• Smaller strike zone: The NPB uses a smaller strike zone and playing field.
  • Tie games: The NPB will call a tie after 12 innings, except in Japan Series games beyond game seven. However, a game eight has only happened once in history.

The NPB also has a rule called the “no-challenge zone,” which prohibits a player from sliding into home plate to knock the ball out of the catcher’s glove.

Unlike the MLB, NPB teams are not privately owned. They are owned by corporations (for example, the Fukuoka SoftBank Hawks), and players are not free to negotiate contracts with their teams of choice.

Some baseball fans say these rules make players in the NPB less competitive than in MLB. Others think they make Japanese players more team-focused and rely on technical pitching (compared to fastballs).

Experience Japanese baseball

Hanshin Tiger’s fans get pretty rowdy.

There are unique celebrations and activities that NPB fans love, which makes the watching experience different from that in MLB. In Japan, fans have specific cheers and chants for each player, and they sing and dance in unison to show their support. Cheers are led by a group of die-hard fans called oyakata (boss or superior), who organize the chants. The whole experience is a lively and energetic display of fan collaboration.

Hanshin Tiger fans are known as the rowdiest bunch in the NPB. They also like to toss effigies into the Dotonbori River in Osaka. They famously dumped a statue of KFC’s Colonel Sanders into the river in 1985, allegedly causing an 18-year losing streak known as the “Curse of the Colonel.”

Fans also have seventh-inning stretch traditions, such as Swallow fans singing the traditional “Tokyo Ondo” and dancing with their umbrellas when it rains. Fans on both sides will also sing “Take Me Out to the Ball Game.”

Buying tickets

Yokohama DeNA BayStar’s cheerleaders hyping up the crowd.

Ticket prices for regular season games can range from around ¥1,500 for the cheapest seats (standing) to ¥10,000 or more for premium seats. However, playoff and championship games can cost over ¥20,000. Teams known for having particularly passionate fans can sell out quickly. Popular matchups (Swallows and Giants) and games on weekends or national holidays can also have higher demand.

You can purchase tickets online or at the stadium. However, buying your tickets in advance is recommended, especially for popular games or during the playoffs.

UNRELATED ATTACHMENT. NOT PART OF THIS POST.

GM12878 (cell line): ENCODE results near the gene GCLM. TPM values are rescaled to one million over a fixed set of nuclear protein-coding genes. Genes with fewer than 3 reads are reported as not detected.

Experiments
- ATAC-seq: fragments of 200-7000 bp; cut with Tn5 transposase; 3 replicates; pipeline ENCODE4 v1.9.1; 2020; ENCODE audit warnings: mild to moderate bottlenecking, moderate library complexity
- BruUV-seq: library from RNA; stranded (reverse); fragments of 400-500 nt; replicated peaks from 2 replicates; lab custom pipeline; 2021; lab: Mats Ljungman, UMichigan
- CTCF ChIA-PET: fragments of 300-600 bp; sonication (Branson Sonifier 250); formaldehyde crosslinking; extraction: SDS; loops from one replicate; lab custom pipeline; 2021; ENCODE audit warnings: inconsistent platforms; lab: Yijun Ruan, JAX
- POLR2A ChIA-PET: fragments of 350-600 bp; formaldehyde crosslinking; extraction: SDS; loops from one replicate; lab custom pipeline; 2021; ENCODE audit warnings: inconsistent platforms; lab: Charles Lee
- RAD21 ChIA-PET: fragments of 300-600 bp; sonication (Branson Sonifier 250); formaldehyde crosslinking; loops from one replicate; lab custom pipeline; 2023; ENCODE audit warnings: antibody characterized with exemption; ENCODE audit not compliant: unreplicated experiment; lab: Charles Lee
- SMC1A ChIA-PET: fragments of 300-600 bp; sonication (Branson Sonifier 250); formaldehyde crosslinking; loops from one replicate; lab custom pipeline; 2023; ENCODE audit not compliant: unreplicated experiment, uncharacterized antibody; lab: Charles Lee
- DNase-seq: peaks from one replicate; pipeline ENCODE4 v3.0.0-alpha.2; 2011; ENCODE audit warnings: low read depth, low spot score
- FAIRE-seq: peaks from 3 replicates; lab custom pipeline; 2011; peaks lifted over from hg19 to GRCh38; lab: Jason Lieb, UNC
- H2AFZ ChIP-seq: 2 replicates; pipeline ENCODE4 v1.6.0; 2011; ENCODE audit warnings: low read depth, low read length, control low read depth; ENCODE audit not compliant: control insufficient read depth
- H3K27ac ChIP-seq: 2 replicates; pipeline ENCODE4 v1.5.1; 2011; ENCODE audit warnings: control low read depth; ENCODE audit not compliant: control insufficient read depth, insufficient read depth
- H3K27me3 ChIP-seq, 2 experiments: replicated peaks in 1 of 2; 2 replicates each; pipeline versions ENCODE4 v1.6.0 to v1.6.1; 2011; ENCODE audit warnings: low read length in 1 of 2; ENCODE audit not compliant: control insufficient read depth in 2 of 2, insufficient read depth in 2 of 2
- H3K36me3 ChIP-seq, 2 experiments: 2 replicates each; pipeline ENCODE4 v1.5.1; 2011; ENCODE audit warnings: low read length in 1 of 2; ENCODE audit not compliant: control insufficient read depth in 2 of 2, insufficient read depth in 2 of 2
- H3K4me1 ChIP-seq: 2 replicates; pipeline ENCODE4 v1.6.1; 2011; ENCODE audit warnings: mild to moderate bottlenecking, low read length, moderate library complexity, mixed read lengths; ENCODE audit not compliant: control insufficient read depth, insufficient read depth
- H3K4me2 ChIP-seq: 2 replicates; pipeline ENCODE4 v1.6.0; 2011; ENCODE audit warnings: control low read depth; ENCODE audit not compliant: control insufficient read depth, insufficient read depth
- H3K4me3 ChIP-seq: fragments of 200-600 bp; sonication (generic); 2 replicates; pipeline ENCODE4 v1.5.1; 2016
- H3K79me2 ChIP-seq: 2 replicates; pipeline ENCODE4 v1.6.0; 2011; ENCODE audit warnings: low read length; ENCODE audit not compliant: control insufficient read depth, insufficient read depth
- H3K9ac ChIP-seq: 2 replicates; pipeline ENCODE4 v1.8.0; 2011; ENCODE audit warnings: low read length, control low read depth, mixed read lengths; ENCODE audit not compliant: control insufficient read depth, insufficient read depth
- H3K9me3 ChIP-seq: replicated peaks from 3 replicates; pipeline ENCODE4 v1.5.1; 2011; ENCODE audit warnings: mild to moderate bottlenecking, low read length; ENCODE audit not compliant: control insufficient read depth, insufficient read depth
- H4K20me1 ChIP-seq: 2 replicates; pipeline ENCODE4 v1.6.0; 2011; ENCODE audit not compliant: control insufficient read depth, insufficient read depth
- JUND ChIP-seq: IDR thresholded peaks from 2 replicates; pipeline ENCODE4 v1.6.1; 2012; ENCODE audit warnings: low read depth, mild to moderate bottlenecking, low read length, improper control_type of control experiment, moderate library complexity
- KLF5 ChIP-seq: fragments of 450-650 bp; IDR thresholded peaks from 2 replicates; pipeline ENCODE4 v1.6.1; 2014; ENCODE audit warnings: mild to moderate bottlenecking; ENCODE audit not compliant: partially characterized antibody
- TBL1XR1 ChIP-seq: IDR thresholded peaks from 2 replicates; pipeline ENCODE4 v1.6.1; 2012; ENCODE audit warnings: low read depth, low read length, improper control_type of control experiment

You can purchase tickets at each team’s official website:

Central League

  1. Chunichi Dragons
  2. Hanshin Tigers
  3. Hiroshima Toyo Carp
  4. Tokyo Yakult Swallows (Tokyo)
  5. Yokohama DeNA BayStars
  6. Yomiuri Giants (Tokyo)

Pacific League

  1. Chiba Lotte Marines 
  2. Fukuoka Softbank Hawks
  3.  Hokkaido Nippon-Ham Fighters
  4. Orix Buffaloes Osaka
  5. Saitama Seibu Lions
  6. Tohoku Rakuten Golden Eagles

Tips for enjoying the game

Don’t let the rain ruin the fun.

Finally, here are a few things to remember:

  • Choose your seating: Box, infield, outfield and standing-room-only seats. Box seats are the most expensive, but they offer the best view of the game.
  • Check the weather: The weather in Japan can be unpredictable. If the stadium doesn’t have retractable roofs, bring an umbrella if it rains.
  • Arrive early: Arriving at the stadium at least an hour before the game is best. This also allows you to explore the stadium and buy food and drinks.
  • Bring cash: While some places accept credit cards, it’s best to bring some money to buy food, drinks and souvenirs. ATMs are available at the stadium, but they may have long lines.
  • Know the customs: As mentioned earlier, there are unique customs and traditions when watching baseball in Japan. Learning about them beforehand is a good idea, so you can participate and enjoy the full experience.

Love Japanese baseball? Ever been to a game? What was it like? Let us know in the comments!